Plowzer marched to the next lantern, following the hardened road. Even during the day, barely anyone traveled the path, yet the road was flat, well-worn from thousands of hooves and thousands of feet. Marcus’s family had been tending it a long time. It was always the same direction too, straight north to the Goodworth Inn, where they would spend the day and return the next night, straight south. Tomorrow, they would do it all over again, and the next day, and the next.

The second lantern came into view, casting a bright shield to ward away the Lichwood. A twitch of the reigns moved Plowzer to a halt, and Marcus reached for the magic lamp.

“How many seconds?” his dad asked.


“How many seconds?” his dad repeated. Marcus rolled his eyes. With the mask on, his dad couldn’t see the sarcasm.


Marcus took the lamp, and with a solemn nod, left the safety of the carriage. He froze. Finger-bone limbs made desperate grasps at stars and little wispy clouds, and on the edge of the lantern, the grass was grey sludge. He sucked in a breath, expecting the sweet scents of his mask, and gagged on the stench of decay. It was everywhere, in his eyes, his nose, his lungs. Beyond the light, something gurgled, some zombie or wight. They couldn’t hurt him, couldn’t come into the light, but they were there, waiting, hoping. He had to light the lantern. He was only safe as long as the lanterns stayed lit.

“Everyone is safe as long as the lanterns stay lit,” he whispered into the leather mask. The words came out smelling of dried flower petals.

Mimicking his father, Marcus held the genie lamp high, throwing a wide shadow and covering up the glamour with the pleasantries of a normal forest. The smell retreated. He marched to the lantern, and with an unsteady hand, prepared to pour. Five seconds, that was it, then he could run back to the carriage and the safety of his father.

Marcus poured, counting in his head and out loud. “One, two, three, four, five.” He stopped, spilling a little oil onto the rim of the lantern but not getting any extra inside. He was safe. He did it.

He turned his back on the lantern and prepared to give his father a wave when the lights went out. The stench returned. A scream lodged in his throat. The trees were hands and scraps of flesh, and the grass was decay. Marcus blinked, praying the light would come back, but it didn’t. He was stuck, frozen with fear and surrounded by the Lichwood. Something moved behind him, a cold breath against his neck.

Marcus took a step, because the silhouette of the carriage was still visible, and that meant they could still run away. They weren’t deep in yet, only two lanterns. They could make it. His boot crunched against something that wasn’t dirt, and his gaze fell to the path, the well-worn road his father walked every night. With the glamour gone, it was made of teeth. Thousands of molars, incisors, and fangs were wedged together, a white-yellow lane drudged with plaque.

The scream in Marcus’s throat broke free. He dropped his magic lamp. He couldn’t move. A hand that was not his own caught the lamp before it could shatter. It was a dead hand, skeletal like the trees. The fingers were long, more like a bat’s wings than actual fingers, and the nails were bruised. A golden bracelet wound tight around the wrist.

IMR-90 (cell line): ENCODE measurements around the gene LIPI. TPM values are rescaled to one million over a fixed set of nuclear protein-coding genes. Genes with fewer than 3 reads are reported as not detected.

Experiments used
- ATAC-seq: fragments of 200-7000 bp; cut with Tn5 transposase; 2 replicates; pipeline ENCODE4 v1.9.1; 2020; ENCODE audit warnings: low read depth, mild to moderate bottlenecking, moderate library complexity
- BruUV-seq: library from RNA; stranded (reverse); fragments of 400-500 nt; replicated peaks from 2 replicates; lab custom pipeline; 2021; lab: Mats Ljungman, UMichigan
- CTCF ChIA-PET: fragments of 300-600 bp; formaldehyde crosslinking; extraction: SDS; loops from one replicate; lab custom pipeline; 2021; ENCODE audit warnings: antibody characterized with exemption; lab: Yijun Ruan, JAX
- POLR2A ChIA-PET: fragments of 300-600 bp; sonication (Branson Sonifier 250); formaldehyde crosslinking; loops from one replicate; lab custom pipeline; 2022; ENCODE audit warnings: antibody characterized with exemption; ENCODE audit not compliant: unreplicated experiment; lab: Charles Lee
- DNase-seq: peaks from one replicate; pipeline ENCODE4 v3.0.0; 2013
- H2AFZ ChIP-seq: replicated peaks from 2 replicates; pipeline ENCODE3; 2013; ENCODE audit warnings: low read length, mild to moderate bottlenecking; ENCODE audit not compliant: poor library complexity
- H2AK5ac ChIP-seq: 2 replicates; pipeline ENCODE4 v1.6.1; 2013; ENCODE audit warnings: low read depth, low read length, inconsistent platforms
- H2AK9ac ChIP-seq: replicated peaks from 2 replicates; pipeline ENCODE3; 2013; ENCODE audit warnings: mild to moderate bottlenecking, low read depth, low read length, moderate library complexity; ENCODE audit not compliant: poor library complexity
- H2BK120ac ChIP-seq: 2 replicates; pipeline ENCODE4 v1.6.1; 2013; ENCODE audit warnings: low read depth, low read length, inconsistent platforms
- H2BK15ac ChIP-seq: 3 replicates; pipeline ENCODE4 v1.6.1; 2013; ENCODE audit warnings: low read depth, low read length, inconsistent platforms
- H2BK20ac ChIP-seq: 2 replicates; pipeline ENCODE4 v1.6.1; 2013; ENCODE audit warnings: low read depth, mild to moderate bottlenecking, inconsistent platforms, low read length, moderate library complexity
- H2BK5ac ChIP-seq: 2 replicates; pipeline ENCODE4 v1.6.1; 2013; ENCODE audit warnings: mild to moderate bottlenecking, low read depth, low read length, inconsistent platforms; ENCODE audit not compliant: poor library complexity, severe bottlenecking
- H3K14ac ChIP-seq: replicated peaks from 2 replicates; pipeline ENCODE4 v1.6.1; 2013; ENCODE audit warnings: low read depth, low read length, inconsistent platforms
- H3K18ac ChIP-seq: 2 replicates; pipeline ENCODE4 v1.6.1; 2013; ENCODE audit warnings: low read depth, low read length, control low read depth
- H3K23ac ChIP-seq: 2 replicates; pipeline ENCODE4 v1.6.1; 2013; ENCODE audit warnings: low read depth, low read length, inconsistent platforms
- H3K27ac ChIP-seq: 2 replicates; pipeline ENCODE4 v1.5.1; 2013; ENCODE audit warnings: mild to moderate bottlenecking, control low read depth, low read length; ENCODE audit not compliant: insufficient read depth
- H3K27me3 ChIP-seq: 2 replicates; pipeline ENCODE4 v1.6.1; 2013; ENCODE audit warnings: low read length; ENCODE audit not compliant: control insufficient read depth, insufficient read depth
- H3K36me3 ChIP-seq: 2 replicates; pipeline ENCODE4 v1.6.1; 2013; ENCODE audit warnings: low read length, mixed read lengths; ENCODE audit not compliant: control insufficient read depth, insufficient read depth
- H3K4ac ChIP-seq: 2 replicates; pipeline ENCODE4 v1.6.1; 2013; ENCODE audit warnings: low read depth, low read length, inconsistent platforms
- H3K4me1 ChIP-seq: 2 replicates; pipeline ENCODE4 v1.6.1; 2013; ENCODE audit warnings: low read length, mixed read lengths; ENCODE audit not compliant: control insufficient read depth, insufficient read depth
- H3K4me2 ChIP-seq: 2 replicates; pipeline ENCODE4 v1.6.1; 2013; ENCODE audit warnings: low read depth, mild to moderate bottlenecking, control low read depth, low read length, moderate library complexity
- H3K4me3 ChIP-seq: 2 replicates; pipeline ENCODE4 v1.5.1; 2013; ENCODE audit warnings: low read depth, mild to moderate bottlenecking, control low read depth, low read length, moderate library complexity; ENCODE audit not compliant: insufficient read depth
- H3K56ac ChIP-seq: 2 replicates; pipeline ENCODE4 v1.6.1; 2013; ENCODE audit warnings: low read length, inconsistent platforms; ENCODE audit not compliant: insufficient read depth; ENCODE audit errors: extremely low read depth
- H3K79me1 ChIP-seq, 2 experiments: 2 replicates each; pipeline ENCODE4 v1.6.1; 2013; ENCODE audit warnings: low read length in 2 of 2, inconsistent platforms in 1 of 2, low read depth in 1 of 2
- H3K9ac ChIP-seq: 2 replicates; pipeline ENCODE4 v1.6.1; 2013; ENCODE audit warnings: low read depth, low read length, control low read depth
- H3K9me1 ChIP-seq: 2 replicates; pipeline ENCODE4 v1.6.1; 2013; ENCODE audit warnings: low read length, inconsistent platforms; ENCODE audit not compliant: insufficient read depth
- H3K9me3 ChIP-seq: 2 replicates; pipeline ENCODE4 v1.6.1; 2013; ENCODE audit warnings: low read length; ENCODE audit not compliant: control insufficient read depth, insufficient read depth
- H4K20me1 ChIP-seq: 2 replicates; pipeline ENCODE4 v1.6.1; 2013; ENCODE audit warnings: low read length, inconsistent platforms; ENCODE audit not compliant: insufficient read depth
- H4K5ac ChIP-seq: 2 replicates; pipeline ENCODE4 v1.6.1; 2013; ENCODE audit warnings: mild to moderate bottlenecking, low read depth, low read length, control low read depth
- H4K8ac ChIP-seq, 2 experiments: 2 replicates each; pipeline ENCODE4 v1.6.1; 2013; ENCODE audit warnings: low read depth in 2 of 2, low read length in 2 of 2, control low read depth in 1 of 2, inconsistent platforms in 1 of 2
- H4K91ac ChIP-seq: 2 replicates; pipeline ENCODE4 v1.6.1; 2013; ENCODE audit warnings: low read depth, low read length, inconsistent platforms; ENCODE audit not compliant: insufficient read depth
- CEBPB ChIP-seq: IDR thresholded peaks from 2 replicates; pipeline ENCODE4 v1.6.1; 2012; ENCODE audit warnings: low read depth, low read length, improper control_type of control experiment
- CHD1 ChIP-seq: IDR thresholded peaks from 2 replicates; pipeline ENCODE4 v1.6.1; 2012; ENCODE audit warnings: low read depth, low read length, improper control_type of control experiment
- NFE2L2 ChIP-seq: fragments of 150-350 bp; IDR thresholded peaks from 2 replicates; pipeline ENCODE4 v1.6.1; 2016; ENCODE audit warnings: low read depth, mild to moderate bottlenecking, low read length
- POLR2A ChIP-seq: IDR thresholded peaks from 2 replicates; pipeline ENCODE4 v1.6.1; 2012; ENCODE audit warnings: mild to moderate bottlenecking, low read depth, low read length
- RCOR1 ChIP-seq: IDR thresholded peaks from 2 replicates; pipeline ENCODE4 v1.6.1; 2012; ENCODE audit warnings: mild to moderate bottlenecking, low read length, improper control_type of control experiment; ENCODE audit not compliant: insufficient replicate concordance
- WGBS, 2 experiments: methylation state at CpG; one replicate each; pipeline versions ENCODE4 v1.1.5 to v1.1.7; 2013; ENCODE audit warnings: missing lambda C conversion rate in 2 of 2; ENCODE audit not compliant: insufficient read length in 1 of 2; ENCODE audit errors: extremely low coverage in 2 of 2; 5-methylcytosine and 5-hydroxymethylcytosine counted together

“You dropped this,” a voice hissed, and Marcus knew it was the Lich. Zombies couldn’t talk.

Something compelled Marcus to turn back, away from the caravan, from safety. He didn’t want to, yet he had no choice. It was magic. The Lich wanted to be seen. Marcus looked at her, horror creeping into every pore, wrinkling his face and deadening his eyes. It was how his father always looked. It was how his grandfather had always looked, too.

She was the leftover scraps of a person held together by a moth-eaten robe. Her mouth hung open, most of the jaw worn away, and her hair was as white as a ghost. Jewelry adorned her neck and forehead, each piece solid gold. She held out the genie lamp, and Marcus took it.

“You are the boy,” she said. “Marcus.”

Marcus couldn’t move, couldn’t speak. He wanted to faint, but he couldn’t do that either. The Lich held him, and soon she would consume him. It’s what she did to people who strayed from the path at night.

“Your father speaks highly of you, Marcus. You will do well, because you were made to do well. You will have a wife, and you will have a son. You will not want for food. I will provide for you, and you will tend my road. You will keep my forest divided.

“All will perish if the forest is whole, Marcus. All will perish if the forest is allowed to grow.”

The Lich thrust the genie lamp into Marcus’s hands and floated back, outside of the lantern’s glow. She bowed, and the lantern came back on. The road turned back into a road, and the nearest tree turned bushy with green foliage. The glamour was back.

It took many stiff minutes for Marcus to find his way back to the carriage, but when he did, his father was waiting for him, his hands in his lap and his eyes on the ground.

“You met her.” Marcus couldn’t answer him. He wasn’t sure he could talk ever again. “We do this because we have to, Marcus. It’s our job. It’s ours, and it can be no one else’s.”

Unbidden, the words came, not from his voice but from somewhere further down, in his gut maybe. “I’ll never forgive you for this. Ever.”

Marcus’s father jerked the reigns, and Plowzer walked the path, heading for the next lantern. It had to be oiled.